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Zilee

Explain to me why I should be using XML?

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Hey people, I'm about to finish my 3-year CS course in college, we've been taught a lot of stuff such as OOP(PHP,C++,Java,JS) I've seen a lot of things I also know how to use Oracle SQL PL/SQL. I've been more keen to web development and I've been reading the first few chapters on the XML language here at W3s. I started wondering how I could use it. I mean, I can use PHP, JS and mySQL to make my pages dynamic and get/store information at will inside tables, I don't see how XML would fit in my future web applications. I'm sure it's important, but I need some enlightenment on how I should implement the language the most effectively in web applications.I already have my hand full with technical books on other concepts/subjects so I would really appreciate if someone could just give me a quick overview on how I could use this language to make my websites more kick-###### :) !Thanks in advance

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Because XML is easily parsed, it makes an excellent multi-dimensional database format. Because an XML document is essentially one long string, transmitting it from point to point is very simple. In the context of the web, you have the ability to transmit your entire database to your client, where it can be edited dynamically, and then returned.

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XML is not a programming language like the rest of the languages you're talking about.XML is a standard text format for defining other (markup) languages. Languages like XHTML and SVG (to name just the two most popular ones) are based on XML. As the programmer, you need to parse the XML and do something with it. XML doesn't do things on its own. But when given to a program, the program may do whatever its programmer has decided based on the contents of the XML.In web context, a custom XML language would be most useful on the server if you use it as a templating system, or on the client if you're using it as a structured content holder, where the "structured content" is generated by an HTTP request.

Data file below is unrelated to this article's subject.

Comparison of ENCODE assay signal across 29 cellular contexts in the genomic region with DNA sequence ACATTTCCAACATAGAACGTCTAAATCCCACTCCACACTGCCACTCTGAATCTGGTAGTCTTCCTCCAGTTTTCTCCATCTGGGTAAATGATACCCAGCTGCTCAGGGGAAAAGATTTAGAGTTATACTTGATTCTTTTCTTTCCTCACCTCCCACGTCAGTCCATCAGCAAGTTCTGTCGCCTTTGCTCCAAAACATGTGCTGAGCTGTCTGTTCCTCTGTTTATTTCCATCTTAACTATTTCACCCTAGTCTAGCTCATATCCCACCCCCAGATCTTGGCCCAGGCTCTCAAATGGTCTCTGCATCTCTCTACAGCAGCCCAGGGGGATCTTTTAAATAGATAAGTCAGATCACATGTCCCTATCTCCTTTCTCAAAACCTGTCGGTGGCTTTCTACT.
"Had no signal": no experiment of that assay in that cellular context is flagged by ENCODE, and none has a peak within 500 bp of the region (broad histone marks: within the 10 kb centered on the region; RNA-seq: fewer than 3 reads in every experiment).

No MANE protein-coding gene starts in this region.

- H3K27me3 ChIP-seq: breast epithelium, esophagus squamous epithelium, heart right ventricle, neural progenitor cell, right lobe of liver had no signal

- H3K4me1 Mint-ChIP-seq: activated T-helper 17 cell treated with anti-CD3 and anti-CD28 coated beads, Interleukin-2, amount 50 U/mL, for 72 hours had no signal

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You'll need to use XML when you write code that interfaces directly with an XML interface.If you have control over both sides of an information exchange - such as AJAX, you should consider JSON, because it's much more compact and parses more quickly than XML.

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XML is also a popular format for data exchange for web services. For example, I recently used Amazon's REST web service and it basically gives me a bunch of XML based on the parameters I pass it and I parse that XML using php to display the data on my own site for my particular use. I've also heard that it's becoming more popular to expose your data through a web service so that developers can interact with the data via the API instead of giving all developers access to the database.

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You'll find that a lot of useful resources come as web services which use XML. Take Purolator's shipping estimate calculator for example, if you ever have to program for any kind of business that sells goods. Another example using e-commerce is third party credit card verification.

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